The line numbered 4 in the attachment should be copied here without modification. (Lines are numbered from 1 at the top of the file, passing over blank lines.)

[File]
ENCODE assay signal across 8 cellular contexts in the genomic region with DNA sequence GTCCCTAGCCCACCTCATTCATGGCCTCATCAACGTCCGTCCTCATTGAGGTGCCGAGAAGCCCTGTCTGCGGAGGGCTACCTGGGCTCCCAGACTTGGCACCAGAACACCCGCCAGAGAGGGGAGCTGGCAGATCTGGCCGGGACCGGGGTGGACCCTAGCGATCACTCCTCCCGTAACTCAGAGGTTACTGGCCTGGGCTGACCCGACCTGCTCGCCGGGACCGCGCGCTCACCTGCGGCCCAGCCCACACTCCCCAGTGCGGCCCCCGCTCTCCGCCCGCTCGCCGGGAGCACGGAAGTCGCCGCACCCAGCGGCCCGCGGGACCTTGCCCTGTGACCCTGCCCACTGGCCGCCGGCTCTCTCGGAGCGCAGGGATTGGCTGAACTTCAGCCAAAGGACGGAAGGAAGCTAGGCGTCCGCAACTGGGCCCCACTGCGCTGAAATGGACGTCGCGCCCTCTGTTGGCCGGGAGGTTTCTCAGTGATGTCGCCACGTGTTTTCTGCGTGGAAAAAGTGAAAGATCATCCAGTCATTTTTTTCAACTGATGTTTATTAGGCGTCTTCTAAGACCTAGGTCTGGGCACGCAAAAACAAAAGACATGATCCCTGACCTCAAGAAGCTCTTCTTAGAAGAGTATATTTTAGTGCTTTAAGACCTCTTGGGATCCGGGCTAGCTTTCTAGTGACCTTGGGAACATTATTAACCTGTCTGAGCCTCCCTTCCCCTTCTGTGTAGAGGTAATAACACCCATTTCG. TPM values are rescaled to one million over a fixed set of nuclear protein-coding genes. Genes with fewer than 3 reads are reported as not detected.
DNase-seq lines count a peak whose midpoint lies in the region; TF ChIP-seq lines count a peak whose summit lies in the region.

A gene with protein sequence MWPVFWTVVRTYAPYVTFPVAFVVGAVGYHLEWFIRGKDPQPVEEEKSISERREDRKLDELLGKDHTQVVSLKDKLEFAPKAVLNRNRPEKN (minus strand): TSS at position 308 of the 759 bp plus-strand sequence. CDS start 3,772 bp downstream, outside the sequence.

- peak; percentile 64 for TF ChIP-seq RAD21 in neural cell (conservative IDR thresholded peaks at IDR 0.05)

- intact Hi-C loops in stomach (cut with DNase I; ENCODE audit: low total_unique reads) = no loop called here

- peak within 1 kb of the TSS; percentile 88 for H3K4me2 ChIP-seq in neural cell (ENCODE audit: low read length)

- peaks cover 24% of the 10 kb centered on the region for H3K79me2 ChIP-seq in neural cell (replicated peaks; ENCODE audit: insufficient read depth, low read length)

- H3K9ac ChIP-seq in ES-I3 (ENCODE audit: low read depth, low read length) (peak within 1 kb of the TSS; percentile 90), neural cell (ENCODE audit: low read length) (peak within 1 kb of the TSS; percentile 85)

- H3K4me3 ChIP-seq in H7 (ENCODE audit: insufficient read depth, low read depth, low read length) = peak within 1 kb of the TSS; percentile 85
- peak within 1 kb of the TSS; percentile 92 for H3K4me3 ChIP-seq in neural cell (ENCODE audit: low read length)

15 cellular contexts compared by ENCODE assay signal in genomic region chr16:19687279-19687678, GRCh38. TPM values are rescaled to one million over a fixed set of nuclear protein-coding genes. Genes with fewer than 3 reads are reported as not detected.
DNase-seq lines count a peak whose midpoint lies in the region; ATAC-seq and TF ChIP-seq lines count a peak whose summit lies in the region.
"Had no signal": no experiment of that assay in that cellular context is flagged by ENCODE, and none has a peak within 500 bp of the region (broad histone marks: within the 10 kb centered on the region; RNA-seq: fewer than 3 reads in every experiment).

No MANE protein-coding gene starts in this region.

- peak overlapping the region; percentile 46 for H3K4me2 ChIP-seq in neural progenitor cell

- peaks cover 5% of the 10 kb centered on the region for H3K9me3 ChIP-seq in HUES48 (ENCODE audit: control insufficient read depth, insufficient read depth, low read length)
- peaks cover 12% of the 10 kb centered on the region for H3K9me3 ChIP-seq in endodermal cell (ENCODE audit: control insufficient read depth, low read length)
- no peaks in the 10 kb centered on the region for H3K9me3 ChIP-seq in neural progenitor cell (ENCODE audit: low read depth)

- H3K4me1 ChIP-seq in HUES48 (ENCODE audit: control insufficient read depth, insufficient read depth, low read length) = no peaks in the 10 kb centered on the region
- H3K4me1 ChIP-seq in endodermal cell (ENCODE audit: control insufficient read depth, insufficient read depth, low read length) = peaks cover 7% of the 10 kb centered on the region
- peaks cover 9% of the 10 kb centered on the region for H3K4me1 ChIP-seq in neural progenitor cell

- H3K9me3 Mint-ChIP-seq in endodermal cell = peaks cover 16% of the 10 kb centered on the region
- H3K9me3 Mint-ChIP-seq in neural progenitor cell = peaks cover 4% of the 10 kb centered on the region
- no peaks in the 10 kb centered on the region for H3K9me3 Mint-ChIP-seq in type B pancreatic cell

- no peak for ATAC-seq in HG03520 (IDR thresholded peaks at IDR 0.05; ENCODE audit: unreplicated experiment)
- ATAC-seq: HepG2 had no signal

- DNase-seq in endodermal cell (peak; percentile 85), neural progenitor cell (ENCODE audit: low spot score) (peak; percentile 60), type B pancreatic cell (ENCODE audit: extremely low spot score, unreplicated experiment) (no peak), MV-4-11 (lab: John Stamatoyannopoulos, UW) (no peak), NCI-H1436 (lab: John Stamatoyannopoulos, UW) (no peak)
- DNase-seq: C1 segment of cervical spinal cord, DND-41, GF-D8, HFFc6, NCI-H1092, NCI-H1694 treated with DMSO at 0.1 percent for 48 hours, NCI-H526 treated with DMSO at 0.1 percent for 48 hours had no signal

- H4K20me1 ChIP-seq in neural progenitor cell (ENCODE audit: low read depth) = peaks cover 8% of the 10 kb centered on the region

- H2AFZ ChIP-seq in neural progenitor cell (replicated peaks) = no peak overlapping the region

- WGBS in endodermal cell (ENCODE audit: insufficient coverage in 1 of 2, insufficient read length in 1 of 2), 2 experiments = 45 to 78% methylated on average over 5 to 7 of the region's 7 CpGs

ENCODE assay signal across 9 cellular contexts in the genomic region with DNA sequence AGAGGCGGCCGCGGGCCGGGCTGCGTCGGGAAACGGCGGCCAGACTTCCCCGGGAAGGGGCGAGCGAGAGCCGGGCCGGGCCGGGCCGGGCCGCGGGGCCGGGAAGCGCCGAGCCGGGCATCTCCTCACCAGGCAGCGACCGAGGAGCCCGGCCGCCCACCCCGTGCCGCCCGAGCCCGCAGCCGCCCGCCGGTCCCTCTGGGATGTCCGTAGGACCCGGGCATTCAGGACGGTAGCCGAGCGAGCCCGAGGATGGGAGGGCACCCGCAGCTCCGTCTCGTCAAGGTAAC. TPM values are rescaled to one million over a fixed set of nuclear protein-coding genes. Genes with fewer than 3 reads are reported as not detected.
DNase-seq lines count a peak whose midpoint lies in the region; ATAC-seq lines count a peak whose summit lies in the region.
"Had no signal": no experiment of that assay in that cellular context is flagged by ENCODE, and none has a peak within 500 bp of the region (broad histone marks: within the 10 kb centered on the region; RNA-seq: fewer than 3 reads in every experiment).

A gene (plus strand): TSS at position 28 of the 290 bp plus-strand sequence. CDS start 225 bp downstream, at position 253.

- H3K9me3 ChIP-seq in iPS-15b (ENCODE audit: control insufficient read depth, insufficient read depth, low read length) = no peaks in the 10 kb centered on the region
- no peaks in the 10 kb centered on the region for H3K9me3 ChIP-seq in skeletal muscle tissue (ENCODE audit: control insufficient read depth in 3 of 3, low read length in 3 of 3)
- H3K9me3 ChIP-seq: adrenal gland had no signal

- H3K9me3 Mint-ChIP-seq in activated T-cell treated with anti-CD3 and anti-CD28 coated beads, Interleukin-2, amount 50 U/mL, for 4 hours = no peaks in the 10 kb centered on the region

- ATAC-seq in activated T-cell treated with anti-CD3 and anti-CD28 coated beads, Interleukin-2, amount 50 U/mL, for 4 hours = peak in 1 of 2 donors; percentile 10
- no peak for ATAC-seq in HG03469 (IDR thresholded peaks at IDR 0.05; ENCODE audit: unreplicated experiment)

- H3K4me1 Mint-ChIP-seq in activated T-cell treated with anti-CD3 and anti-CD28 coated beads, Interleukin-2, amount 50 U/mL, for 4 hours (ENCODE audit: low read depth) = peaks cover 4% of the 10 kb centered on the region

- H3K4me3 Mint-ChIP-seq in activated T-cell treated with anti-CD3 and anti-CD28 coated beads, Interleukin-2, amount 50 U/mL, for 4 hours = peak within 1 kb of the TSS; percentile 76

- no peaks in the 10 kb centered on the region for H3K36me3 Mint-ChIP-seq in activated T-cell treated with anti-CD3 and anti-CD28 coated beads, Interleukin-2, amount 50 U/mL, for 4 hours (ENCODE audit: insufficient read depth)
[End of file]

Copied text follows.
- peak; percentile 64 for TF ChIP-seq RAD21 in neural cell (conservative IDR thresholded peaks at IDR 0.05)